a long talk

Alex Borstein Became The Marvelous Mrs. Maisel’s Very Own Godfather

“I had a hard time wrapping my head around a successful Susie and what that means.”

“So much of who she is relates to hunger and drive. If you succeed, does that dry up? Who are you at that point?” Photo: Philippe Antonello/Prime Video
“So much of who she is relates to hunger and drive. If you succeed, does that dry up? Who are you at that point?” Photo: Philippe Antonello/Prime Video

Thanks to the power of flash-forwards, The Marvelous Mrs. Maisel viewers have been aware that Midge (Rachel Brosnahan) was able to launch herself into the firmament of comedy legends. The better question that came from this knowledge was, what about Susie? This week’s “The Testi-Roastial” gives us our answer with the pomp she negotiated for herself all the way in 1990: Susie has become one of the most consummate and feared dealmakers in the business, her Rolodex filled with so much A-list talent that it could pack her former Gaslight Café stomping grounds to the brim. “This is the only business,” she says from the podium, “that would ever put up with a bitch like me.” (No, really. Susie once called Tom Cruise “unfuckably short.”) But her client list no longer includes her first one. A separate flash-forward confirms that she and Midge are estranged in the mid-’80s, thanks to Joel getting arrested for his mob entanglements — mob relations that have circled Susie since the series began

Alex Borstein has won two Emmys for her portrayal of Susie Myerson, with the character spending most of the show’s final season clawing her way up to managerial glory. Susie’s success is still a bit bewildering for Borstein to process, as is how her leather-and-lace relationship with Midge collapsed after nearly three decades. She’s optimistic, though, that the duo will reconcile. Hell, that’s what Maisel was built for. “It’s so rare to have a show with this many female characters on it who are worth fucking talking about and watching. It’s so rare, and I hope that it’s in some way altered the TV landscape for years to come,” she told Vulture. “I’ve never seen a collection of so many interesting, cool, watchable, likable, and vulnerable characters who are women before in my life.”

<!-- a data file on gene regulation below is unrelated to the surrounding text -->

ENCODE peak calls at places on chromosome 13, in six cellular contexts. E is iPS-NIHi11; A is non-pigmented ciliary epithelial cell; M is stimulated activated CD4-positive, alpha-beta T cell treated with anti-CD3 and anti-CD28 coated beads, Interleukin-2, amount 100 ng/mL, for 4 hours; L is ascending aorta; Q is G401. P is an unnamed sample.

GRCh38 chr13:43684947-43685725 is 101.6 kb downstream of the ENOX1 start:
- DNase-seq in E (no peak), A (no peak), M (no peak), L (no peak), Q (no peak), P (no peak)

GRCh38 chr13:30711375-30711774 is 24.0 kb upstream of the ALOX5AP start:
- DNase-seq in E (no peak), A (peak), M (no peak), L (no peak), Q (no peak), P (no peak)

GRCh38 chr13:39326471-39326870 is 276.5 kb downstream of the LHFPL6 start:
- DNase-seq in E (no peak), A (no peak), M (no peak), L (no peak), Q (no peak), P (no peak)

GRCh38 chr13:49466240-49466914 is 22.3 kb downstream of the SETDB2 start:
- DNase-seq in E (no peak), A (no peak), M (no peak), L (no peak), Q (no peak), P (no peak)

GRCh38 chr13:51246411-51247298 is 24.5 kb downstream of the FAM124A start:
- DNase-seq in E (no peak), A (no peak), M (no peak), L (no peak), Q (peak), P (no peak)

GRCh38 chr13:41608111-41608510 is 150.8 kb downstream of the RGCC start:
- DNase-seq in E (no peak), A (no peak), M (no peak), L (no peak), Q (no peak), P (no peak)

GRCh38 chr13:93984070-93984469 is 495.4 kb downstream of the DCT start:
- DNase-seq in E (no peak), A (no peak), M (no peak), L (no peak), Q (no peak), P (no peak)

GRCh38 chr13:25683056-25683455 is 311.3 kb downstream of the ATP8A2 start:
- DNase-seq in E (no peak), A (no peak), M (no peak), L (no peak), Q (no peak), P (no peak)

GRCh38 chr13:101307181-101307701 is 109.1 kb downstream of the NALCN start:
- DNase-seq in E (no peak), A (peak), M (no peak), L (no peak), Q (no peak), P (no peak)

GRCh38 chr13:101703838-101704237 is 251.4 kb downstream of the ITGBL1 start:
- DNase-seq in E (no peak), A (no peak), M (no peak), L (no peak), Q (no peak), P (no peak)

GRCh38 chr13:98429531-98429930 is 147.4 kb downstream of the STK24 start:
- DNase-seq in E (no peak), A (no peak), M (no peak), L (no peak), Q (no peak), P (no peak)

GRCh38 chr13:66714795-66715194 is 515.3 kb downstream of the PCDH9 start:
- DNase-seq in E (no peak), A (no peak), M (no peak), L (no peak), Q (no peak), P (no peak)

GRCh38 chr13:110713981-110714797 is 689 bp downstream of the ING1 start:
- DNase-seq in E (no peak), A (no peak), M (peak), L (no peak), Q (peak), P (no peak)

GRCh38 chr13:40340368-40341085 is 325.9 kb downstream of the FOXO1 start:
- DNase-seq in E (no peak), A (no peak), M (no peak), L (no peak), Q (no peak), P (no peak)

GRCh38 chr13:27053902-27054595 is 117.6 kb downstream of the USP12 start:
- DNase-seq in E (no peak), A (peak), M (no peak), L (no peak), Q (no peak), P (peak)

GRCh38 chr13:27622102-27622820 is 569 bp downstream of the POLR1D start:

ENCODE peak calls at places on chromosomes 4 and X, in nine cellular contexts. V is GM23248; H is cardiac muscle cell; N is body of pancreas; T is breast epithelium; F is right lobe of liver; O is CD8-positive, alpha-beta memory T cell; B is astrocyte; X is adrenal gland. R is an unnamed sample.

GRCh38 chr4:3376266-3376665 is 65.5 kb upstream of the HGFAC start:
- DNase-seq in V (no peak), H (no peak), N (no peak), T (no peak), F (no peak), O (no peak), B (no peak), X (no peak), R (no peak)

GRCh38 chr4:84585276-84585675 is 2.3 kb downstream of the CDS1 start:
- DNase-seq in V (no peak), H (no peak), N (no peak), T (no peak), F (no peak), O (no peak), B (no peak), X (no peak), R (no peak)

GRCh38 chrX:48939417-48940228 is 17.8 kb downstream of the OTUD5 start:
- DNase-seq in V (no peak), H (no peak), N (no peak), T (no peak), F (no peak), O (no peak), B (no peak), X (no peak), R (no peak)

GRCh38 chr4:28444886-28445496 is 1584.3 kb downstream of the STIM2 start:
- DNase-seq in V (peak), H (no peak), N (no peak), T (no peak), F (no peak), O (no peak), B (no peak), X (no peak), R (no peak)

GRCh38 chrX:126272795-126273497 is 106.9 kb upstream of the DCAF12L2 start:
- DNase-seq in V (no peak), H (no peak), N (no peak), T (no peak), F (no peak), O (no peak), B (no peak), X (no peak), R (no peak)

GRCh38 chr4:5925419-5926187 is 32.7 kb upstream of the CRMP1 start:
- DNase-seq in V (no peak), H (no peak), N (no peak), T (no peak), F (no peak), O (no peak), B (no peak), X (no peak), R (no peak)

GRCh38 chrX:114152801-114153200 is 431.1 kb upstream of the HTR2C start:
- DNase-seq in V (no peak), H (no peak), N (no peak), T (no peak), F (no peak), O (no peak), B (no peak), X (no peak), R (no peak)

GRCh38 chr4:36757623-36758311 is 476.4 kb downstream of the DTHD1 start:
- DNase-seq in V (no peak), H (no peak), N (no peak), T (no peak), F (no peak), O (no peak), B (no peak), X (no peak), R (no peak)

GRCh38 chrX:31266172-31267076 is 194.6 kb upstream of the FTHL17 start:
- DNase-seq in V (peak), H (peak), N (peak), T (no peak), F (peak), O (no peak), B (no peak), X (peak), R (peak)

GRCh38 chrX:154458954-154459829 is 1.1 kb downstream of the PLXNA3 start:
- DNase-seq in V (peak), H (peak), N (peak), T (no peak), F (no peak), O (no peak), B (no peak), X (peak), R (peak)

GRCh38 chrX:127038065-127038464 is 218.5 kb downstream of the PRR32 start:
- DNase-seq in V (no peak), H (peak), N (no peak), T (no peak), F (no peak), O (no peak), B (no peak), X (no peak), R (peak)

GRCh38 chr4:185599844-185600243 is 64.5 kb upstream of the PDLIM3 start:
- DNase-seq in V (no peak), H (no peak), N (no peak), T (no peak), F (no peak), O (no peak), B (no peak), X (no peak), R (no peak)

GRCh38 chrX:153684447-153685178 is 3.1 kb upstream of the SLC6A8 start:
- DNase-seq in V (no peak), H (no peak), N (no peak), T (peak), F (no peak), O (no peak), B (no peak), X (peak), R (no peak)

You’ve been playing Susie for five seasons now. Did any of the “testi-roastial” anecdotes—
I just call it the Testicle Roast.

Did they help recontextualize her or give you a new perspective on her life?
I’ll be honest with you, when I got the episode script, I was completely confused. It was so jarring. You fill in all these blanks when you’re playing a part. I never sat down with the writers. I never asked for any kind of a map. I figured the less I know the better. So every time something like this gets set in front of you, it’s a shock. “Oh, really, that? Oh, she’s this?” So it felt slightly like an assault. It’s so much at once and it spans so many different periods. It’s challenging to try to embody that same person throughout their lifetime. You move differently. You hold your body differently, based on age. Plus success — the less desperate you are, or at least for Susie, the less she paces and the more she relaxes a tiny bit. Her shoulders go down. That was so hard to keep track of with all of the time jumping.

What else was jarring for you?
Just having to consider the fact that Susie was going to age and, at some point, be a slightly different person. On Family Guy, when you play a cartoon character, you don’t change. Your clothing stays the same. You’re in the exact same outfit for 25 years. In a way, it’s a luxury. In a way, you feel trapped. But with Susie, I didn’t wrap my head around the fact that she’s going to age and she’s going to change. Everything that I had been bringing to life so far, from season one to four, was temporary. It was ephemeral. And to accept that and realize how human she is and how mortal she is, that was jarring.

Did Susie’s life evolve as you expected it to?
It wasn’t what I expected, which I think is how life works, right? You never end up exactly how you imagine you’re going to turn out as a child. This is certainly how I am and where I am, but it’s not what I envisioned in any way. So of course that would follow suit for Susie.